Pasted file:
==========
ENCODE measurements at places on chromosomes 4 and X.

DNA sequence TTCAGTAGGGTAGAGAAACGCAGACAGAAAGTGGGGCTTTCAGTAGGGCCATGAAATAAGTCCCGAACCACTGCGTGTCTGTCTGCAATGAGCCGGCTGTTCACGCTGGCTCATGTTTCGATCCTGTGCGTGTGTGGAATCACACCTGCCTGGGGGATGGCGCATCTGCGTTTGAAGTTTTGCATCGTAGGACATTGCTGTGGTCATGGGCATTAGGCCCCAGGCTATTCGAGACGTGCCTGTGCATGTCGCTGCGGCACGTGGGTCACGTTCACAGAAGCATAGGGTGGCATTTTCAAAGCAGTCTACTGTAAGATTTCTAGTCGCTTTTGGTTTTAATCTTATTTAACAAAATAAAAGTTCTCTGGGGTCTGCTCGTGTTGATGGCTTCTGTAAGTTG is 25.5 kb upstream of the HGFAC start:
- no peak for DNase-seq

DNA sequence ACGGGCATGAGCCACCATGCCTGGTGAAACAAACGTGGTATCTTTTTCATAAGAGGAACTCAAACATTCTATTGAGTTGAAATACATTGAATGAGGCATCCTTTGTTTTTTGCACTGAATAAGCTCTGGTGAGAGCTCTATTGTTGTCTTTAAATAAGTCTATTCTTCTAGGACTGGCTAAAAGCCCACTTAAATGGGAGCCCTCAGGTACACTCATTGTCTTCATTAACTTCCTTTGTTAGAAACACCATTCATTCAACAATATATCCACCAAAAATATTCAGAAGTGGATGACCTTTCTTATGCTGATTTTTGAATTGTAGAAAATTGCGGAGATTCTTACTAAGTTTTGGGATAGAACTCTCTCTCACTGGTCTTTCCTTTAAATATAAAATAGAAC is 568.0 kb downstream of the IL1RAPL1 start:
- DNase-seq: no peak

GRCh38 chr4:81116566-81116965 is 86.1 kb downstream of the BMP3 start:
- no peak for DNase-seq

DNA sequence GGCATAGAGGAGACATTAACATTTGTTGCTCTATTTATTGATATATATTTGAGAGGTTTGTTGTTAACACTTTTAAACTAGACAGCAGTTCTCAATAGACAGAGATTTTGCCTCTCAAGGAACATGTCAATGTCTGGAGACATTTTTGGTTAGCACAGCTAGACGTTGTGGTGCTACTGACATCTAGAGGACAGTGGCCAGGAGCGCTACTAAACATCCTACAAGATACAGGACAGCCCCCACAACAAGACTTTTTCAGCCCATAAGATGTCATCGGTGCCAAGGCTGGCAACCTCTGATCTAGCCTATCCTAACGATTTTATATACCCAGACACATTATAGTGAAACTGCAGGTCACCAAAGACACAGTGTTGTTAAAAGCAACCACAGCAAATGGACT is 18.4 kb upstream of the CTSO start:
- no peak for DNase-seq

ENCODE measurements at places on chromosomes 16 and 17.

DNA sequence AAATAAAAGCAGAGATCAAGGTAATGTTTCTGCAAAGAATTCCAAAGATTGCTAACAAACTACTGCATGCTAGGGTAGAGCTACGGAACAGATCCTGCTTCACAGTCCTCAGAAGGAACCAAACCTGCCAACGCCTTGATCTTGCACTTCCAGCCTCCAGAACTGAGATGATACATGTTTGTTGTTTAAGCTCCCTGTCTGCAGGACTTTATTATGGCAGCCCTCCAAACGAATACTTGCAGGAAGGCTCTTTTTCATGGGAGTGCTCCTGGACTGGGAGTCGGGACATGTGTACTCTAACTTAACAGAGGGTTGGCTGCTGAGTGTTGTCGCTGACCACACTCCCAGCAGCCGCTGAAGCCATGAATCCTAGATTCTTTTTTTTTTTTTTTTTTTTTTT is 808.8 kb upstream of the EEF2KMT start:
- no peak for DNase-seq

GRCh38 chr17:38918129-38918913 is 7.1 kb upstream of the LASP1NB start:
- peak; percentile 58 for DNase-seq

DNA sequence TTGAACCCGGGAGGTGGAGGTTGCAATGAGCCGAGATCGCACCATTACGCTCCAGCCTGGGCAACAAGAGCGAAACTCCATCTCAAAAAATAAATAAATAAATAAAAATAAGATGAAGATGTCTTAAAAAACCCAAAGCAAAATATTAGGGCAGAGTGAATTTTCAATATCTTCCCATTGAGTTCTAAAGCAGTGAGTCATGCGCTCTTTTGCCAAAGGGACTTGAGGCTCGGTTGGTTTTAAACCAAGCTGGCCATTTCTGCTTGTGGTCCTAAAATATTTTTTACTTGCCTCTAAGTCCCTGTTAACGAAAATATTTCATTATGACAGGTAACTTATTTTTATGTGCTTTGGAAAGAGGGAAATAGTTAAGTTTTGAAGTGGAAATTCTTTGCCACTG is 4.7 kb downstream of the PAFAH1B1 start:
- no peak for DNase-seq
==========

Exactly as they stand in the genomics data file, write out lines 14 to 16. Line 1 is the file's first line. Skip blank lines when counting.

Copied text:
- peak; percentile 58 for DNase-seq

DNA sequence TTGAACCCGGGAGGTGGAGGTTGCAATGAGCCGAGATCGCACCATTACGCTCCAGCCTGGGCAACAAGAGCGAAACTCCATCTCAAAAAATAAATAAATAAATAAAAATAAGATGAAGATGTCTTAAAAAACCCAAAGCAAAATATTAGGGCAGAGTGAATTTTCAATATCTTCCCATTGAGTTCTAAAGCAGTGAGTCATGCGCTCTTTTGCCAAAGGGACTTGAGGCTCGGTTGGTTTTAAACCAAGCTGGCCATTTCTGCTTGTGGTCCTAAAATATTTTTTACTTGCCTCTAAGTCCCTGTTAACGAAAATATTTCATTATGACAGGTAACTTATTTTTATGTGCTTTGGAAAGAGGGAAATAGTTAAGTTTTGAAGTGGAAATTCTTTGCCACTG is 4.7 kb downstream of the PAFAH1B1 start:
- no peak for DNase-seq